By Bill Rhodes | Conservancy of Southwest Florida Volunteer
Visitors to the Conservancy of Southwest Florida are able to view or enter a variety of Florida ecosystems. The Smith Preserve, home to a large number of Gopher Tortoises, is typical scrub land; the Shotwell Waverly Family Filter Marsh is an estuarine environment and the Nature Trails meander through both hardwood hammocks and mangrove thickets.
Fresh or brackish water is close by in all cases, and guests see many diverse animals — birds, reptiles, fish, amphibians and insects. One animal ever present starts its life underwater, and, as it matures, leaves the water for the air, becoming one of the most efficient, swiftest flying and feared (if you are an insect) predators in the sky. It has remained essentially unchanged for well over 300 million years, and will likely go on for millions of years into the future.
Dragonflies, together with their close relatives the Damselflies, are in in the insect Order Odonata, and can be found in the fossil record as far back as the Carboniferous Period, some 325 million years ago. While their body plan has remained essentially unchanged, some of those ancient dragonflies grew to have wingspans of almost two and a half feet.
Today, there are about 5000 Odonata species throughout the world, ranging in wingspan from just under an inch to almost 8 inches.
As do all insects, they have three body parts (head, thorax and abdomen) and six legs. Dragonfly adults sport four strong, semi-rigid, veined wings and often have iridescent, shimmering bodies, with large compound eyes occupying most of their head.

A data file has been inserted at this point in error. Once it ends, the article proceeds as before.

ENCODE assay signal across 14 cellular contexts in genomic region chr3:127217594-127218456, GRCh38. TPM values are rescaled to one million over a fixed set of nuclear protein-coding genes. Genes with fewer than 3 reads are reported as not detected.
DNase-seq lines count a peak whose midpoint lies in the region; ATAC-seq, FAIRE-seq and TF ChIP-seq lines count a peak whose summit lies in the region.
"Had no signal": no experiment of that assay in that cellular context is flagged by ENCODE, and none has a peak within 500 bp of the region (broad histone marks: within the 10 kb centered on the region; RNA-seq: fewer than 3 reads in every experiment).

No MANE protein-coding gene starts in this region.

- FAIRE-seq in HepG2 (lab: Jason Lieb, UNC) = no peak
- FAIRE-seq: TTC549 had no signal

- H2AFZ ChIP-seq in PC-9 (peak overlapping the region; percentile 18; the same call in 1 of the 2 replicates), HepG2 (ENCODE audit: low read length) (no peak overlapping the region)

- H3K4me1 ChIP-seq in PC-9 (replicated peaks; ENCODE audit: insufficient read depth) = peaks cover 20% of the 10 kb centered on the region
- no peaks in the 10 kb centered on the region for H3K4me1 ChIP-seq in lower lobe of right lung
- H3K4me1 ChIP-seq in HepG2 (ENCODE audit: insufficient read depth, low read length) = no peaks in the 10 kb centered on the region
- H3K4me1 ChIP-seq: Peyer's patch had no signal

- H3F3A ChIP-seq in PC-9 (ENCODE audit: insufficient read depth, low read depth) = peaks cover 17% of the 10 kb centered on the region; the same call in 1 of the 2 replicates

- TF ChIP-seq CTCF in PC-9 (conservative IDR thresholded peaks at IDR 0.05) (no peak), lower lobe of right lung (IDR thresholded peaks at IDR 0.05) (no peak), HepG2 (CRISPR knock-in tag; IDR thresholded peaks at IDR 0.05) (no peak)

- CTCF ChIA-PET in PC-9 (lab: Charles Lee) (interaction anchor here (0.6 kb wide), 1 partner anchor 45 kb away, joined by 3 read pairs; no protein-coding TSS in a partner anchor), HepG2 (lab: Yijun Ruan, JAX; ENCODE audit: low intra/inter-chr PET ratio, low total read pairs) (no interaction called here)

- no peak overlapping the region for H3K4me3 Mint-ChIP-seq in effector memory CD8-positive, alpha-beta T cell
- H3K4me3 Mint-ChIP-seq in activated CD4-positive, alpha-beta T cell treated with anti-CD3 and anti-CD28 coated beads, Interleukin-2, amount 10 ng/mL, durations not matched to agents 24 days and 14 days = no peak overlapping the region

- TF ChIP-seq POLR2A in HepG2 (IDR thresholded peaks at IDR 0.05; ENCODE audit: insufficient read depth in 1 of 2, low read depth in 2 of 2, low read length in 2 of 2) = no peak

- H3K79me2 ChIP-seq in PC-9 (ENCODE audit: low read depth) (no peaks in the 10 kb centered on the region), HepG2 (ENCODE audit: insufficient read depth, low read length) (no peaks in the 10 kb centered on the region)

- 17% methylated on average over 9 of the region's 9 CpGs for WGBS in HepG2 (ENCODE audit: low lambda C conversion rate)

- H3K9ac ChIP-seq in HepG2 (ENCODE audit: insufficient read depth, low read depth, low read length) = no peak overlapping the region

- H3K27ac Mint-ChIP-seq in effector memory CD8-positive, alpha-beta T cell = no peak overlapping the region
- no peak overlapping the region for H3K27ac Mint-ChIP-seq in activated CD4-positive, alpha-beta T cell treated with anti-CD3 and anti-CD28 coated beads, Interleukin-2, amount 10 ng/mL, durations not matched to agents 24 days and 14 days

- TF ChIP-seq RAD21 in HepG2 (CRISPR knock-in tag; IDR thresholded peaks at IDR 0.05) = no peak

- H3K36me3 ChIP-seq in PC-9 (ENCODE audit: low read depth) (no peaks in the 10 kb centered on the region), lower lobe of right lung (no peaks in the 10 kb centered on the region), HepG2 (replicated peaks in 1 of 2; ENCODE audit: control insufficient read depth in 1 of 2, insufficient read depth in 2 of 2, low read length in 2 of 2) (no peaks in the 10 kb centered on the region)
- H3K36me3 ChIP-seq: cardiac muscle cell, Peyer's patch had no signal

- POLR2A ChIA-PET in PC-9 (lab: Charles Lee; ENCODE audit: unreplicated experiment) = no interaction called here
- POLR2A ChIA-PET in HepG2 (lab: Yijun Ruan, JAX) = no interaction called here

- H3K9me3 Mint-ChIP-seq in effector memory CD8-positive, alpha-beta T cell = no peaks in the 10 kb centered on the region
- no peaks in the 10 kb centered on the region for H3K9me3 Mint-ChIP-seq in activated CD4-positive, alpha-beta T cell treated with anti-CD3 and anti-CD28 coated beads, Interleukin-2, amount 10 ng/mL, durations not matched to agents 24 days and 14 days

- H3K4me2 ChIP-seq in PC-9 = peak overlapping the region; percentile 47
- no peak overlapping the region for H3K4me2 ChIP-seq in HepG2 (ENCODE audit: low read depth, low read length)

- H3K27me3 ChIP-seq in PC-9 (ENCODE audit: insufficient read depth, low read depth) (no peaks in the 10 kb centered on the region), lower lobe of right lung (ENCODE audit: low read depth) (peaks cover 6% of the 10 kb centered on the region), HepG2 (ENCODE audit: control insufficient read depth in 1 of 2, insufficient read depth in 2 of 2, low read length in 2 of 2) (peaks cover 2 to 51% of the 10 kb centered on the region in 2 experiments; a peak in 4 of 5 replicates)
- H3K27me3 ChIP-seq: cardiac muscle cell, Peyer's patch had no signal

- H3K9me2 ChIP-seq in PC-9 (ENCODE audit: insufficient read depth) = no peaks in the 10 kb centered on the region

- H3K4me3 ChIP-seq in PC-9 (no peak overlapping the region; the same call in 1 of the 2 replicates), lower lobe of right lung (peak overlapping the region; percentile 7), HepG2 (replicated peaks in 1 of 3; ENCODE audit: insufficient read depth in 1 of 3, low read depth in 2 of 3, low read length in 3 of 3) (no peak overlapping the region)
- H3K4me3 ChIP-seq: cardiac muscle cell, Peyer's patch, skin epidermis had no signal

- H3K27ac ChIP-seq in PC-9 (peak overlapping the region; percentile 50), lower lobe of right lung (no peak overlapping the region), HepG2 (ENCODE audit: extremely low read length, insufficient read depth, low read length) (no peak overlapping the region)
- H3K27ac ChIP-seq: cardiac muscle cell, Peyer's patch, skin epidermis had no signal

Each wing can move independently, enabling the dragonfly to twist, turn and practically stop in midflight. Their mouthparts are modified so that they will snap out at flying insects at a speed faster than the hapless victim can react, snaring it and bringing it back to be eaten.
Unlike many insects, they go through only three life stages, not four (butterflies, for example, go through four — egg, larva or caterpillar, chrysalis or pupa, and then adult). The males and females mate in the air, and the female lays eggs on marsh plants or the surface of the water. When they hatch, the juveniles, called nymphs, move deeper into the water, staying on the bottom. They are truly aquatic, equipped with gills, and are wingless, looking nothing like the adult form. These nymphs are also ferocious predators, using their front legs and strong modified mouthparts to catch other small invertebrates, but will dine on just about anything they can catch, including tiny fish and tadpoles.
After a year or more, the nymph crawls onto a blade of grass alongside the water, and there it completes its transformation into a flying adult and takes to the air. They then begin patrolling the sky in search of other flying insects as food, which they spot with their enormous eyes, chase and usually catch.
Despite their adaptations to be fierce predators in the air, they are absolutely harmless to people, and are often strikingly colored and interesting to watch. Unchanged for hundreds of millions of years, they are the kings and queens of their aerial and aquatic worlds — highly efficient, often beautiful predators well worth pausing to observe.